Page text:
ALMOST a quarter of households in the Glasgow City Council area have still to complete their census returns, figures have revealed.

The return rate for the forms is currently the lowest in Scotland at 77.8%.

More than a fifth of forms are outstanding in West Dunbartonshire, where the return rate is 78.5%.

The figures, released by the National Records of Scotland, showed two council areas have now had forms completed by more than nine out of 10 households, with 91.1% returned in the Western Isles and 90.2% returned in Aberdeenshire.

Meanwhile, there are 19 council areas have reached 85% as the census enters its final full week.

Across Scotland so far a total of 2,210,265 households have completed the survey, with more than four in every five households having done so in 30 local authority areas.

Completed census questionnaires should be submitted by the end of May, with those who fail to do so potentially facing prosecution and a fine of up to £1,000.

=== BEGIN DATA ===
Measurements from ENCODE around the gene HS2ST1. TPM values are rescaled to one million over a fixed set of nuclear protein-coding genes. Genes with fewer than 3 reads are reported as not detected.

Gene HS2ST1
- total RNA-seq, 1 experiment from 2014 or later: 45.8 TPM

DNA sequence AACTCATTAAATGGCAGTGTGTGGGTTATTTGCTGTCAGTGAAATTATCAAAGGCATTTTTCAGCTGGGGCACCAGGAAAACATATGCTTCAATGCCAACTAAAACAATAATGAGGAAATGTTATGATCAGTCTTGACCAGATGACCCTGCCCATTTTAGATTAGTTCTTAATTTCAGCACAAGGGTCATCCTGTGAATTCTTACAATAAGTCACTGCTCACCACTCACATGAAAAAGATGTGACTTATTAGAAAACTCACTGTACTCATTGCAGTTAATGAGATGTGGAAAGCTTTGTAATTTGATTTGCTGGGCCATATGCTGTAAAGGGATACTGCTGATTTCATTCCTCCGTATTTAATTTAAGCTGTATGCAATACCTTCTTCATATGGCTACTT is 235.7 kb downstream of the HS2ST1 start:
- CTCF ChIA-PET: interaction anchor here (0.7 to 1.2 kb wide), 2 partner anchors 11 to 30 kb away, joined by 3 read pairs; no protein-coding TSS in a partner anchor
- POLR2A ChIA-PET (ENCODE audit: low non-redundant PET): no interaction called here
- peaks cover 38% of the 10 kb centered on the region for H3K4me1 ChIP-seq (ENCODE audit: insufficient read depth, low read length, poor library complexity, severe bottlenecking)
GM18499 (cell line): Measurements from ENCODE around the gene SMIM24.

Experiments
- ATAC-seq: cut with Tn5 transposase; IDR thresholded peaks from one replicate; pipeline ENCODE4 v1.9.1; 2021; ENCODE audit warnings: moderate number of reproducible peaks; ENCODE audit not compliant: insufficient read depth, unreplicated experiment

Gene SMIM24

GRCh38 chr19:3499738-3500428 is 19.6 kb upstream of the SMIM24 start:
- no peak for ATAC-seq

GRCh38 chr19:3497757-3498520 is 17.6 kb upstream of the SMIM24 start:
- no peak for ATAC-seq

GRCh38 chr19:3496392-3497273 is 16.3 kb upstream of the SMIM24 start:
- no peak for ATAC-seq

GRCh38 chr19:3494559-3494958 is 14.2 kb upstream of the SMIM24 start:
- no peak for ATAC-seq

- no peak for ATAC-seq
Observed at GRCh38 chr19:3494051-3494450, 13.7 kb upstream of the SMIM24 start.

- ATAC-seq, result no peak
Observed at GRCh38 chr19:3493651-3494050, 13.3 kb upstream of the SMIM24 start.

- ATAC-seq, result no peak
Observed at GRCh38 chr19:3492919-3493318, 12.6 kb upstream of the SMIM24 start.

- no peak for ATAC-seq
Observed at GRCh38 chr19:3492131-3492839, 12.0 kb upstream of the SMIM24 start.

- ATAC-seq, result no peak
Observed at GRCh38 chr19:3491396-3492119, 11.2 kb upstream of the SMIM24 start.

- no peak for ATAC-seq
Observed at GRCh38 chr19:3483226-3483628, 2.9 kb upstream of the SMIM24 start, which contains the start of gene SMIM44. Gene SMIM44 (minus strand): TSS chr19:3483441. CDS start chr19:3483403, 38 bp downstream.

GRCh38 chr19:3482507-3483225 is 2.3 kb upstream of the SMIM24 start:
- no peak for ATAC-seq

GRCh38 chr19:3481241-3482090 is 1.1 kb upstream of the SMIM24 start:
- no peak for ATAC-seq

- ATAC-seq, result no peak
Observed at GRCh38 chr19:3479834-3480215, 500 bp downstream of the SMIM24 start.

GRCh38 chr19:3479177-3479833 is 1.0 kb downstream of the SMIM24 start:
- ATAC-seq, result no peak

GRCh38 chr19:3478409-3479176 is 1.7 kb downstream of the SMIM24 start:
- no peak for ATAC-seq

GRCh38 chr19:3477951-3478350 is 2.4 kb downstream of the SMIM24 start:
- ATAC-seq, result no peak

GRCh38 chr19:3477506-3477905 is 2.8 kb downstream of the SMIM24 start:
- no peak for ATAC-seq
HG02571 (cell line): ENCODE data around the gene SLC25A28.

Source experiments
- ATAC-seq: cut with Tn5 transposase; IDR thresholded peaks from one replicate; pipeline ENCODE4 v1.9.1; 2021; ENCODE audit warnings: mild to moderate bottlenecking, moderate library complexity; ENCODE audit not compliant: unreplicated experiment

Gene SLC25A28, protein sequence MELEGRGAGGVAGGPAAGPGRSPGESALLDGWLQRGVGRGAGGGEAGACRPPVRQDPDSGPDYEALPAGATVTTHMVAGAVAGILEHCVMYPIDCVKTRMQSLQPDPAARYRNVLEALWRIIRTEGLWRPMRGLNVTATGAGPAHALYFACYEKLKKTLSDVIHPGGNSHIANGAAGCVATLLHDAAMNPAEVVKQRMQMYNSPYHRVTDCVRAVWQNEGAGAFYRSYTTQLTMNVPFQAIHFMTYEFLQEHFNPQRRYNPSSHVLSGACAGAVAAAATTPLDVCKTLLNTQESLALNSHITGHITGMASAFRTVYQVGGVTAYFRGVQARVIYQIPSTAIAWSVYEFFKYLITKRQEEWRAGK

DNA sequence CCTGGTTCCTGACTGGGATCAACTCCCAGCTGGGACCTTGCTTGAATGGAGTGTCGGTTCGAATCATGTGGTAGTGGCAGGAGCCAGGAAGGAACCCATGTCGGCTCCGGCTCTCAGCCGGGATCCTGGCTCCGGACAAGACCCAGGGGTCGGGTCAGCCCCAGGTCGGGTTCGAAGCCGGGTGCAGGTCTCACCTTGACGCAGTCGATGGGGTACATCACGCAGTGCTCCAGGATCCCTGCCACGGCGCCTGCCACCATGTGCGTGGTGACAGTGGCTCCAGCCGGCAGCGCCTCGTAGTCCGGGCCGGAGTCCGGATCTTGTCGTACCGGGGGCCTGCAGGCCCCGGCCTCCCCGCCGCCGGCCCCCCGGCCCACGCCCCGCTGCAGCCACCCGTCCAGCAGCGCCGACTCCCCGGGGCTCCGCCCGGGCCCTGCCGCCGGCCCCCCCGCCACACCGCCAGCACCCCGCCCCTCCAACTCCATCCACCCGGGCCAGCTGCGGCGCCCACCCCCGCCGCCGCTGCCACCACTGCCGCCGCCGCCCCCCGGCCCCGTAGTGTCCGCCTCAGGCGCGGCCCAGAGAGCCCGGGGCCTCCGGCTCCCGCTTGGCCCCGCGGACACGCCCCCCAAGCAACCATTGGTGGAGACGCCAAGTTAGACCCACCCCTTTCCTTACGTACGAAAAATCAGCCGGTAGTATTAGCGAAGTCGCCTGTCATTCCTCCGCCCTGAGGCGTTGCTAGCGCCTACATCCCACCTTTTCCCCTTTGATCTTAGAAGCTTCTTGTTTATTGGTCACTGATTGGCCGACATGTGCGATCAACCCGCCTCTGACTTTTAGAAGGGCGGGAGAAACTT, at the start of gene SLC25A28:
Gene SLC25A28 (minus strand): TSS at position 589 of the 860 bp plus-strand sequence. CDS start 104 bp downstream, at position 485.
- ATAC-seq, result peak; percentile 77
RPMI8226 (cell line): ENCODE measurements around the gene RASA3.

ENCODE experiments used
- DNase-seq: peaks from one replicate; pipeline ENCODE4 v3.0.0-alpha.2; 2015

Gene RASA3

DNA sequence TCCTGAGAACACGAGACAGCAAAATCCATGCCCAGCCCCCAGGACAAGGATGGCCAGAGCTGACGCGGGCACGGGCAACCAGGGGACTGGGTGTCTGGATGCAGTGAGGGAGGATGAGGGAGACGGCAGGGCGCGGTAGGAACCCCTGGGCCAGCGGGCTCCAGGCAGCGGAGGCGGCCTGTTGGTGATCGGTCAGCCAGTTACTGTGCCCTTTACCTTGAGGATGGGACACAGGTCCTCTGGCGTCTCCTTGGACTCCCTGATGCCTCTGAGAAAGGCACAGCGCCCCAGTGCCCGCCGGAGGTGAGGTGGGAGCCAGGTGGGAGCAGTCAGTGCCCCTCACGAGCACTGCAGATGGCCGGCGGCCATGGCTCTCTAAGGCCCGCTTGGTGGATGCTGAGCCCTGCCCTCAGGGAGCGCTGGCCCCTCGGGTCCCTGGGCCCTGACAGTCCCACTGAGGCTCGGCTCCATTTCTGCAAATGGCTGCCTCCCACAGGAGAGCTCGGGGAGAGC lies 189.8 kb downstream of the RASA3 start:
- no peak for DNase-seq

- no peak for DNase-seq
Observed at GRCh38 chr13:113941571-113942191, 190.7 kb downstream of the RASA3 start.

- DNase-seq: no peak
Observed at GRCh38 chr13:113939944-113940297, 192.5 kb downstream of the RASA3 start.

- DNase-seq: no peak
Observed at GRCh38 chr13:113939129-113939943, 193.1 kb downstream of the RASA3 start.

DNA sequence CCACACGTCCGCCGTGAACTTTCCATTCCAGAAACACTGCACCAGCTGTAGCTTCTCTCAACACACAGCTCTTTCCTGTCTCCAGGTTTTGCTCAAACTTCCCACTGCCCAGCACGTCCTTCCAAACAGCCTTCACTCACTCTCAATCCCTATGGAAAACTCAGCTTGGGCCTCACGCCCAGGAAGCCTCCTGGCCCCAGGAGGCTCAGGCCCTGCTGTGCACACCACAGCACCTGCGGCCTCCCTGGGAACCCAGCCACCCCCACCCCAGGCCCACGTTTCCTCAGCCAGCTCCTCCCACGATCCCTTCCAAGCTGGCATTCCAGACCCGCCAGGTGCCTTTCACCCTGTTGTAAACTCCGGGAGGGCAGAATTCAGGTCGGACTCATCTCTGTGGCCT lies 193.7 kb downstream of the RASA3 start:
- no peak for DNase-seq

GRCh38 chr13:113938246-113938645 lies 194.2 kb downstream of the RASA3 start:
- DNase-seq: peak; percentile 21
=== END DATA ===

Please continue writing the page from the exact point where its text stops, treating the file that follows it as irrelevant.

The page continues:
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Constitution, External Affairs and Culture Secretary Angus Robertson said: “Thousands of households are continuing to submit their returns before the deadline.

“It’s great that we are seeing this increase in census response rates right across Scotland, but it is vital that we secure as high a rate as possible so that the census can be effective in delivering its many benefits for future public services.

“Census data informs how and where public money is spent on vital services, from the building of new schools and hospitals to improving transport links and understanding health needs.”

Mr Robertson said: ““I would urge everyone who has not completed their census to do so immediately and before the end of May, to avoid the risk of prosecution.

“Our field teams are out each day visiting those addresses across Scotland where we know we have not received a return and offering to fill in your census return there and then, supporting those who still need help.”

Liberal Democrat MSP Willie Rennie complained that the “census is being completed at a snail’s pace”.

He added: “We can’t afford for this once-in-a-decade opportunity to inform the delivery of public services to fall short.

“The Scottish Government needs to be open about why progress continues to be slow and what more it will now do to resolve this headache.”